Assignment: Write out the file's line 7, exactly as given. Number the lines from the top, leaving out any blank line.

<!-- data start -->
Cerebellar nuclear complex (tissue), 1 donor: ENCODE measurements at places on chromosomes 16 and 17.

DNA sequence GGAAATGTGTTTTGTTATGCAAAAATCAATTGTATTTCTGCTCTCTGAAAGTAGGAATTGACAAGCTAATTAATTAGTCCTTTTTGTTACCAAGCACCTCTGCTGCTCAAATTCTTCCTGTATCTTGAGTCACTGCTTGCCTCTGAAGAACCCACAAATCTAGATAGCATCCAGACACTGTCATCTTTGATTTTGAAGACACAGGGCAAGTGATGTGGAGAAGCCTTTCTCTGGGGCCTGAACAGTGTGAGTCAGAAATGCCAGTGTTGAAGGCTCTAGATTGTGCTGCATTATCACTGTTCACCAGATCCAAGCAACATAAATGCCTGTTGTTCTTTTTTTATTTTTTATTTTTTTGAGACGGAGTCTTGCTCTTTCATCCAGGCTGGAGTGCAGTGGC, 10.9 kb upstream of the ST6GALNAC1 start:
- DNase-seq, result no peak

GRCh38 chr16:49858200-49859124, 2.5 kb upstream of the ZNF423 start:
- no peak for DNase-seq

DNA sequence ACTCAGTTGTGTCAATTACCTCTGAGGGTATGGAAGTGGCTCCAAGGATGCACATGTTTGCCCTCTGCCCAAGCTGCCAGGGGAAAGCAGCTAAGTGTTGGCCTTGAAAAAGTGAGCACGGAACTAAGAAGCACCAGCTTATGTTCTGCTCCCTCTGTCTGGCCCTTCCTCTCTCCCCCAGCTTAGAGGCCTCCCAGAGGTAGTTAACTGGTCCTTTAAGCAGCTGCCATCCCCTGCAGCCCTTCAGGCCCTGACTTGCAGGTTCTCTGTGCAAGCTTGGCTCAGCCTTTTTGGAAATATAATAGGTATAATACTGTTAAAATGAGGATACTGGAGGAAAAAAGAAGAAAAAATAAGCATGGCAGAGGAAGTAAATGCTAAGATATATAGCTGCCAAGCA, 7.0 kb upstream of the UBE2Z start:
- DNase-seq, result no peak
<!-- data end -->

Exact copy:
- DNase-seq, result no peak